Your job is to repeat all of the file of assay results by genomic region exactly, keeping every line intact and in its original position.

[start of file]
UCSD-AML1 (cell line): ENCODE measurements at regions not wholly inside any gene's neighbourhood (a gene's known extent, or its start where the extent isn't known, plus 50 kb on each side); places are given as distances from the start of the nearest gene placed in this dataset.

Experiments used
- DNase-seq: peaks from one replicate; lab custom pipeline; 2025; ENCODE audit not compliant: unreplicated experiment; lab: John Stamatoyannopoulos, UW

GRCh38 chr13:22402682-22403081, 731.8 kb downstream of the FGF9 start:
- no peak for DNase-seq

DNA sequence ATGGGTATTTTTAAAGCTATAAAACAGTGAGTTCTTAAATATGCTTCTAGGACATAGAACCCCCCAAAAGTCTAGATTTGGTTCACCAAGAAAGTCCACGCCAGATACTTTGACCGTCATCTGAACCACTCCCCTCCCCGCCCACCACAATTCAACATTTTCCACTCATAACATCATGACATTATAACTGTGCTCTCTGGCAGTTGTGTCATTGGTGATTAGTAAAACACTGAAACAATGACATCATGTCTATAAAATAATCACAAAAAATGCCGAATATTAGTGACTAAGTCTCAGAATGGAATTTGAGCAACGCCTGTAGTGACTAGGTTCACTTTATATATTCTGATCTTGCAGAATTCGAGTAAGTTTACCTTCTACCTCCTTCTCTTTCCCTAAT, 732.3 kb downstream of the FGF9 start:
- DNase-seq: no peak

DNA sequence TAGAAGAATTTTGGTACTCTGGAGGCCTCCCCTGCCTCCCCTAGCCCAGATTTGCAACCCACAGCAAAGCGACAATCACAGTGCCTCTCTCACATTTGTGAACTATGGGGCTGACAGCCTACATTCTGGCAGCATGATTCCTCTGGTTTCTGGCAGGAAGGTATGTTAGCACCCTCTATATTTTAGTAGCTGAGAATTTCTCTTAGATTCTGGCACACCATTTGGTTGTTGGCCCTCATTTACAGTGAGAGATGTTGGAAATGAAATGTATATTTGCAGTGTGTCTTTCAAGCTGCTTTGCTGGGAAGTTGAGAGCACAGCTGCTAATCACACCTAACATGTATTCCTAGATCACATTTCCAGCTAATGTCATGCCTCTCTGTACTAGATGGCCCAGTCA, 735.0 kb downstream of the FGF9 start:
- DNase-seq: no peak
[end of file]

UCSD-AML1 (cell line): ENCODE measurements at regions not wholly inside any gene's neighbourhood (a gene's known extent, or its start where the extent isn't known, plus 50 kb on each side); places are given as distances from the start of the nearest gene placed in this dataset.

Experiments used
- DNase-seq: peaks from one replicate; lab custom pipeline; 2025; ENCODE audit not compliant: unreplicated experiment; lab: John Stamatoyannopoulos, UW

GRCh38 chr13:22402682-22403081, 731.8 kb downstream of the FGF9 start:
- no peak for DNase-seq

DNA sequence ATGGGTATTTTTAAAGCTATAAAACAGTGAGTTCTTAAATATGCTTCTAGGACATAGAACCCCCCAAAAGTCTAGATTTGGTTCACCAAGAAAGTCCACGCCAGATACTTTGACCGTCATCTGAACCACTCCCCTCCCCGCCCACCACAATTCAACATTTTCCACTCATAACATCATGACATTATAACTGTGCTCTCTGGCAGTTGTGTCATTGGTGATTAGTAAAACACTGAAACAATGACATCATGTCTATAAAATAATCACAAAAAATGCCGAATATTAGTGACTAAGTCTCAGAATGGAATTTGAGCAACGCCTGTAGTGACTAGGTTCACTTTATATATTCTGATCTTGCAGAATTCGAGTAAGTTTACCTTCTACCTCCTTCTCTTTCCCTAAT, 732.3 kb downstream of the FGF9 start:
- DNase-seq: no peak

DNA sequence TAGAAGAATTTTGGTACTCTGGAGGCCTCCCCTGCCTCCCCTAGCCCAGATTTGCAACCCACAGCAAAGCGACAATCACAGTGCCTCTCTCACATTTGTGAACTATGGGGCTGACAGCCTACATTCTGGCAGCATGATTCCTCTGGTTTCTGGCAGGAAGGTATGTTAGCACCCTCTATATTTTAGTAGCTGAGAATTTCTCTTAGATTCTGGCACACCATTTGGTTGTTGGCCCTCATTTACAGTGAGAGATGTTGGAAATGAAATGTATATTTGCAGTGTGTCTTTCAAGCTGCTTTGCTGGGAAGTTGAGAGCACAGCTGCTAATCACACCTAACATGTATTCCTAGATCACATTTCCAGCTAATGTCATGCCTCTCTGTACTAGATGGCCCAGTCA, 735.0 kb downstream of the FGF9 start:
- DNase-seq: no peak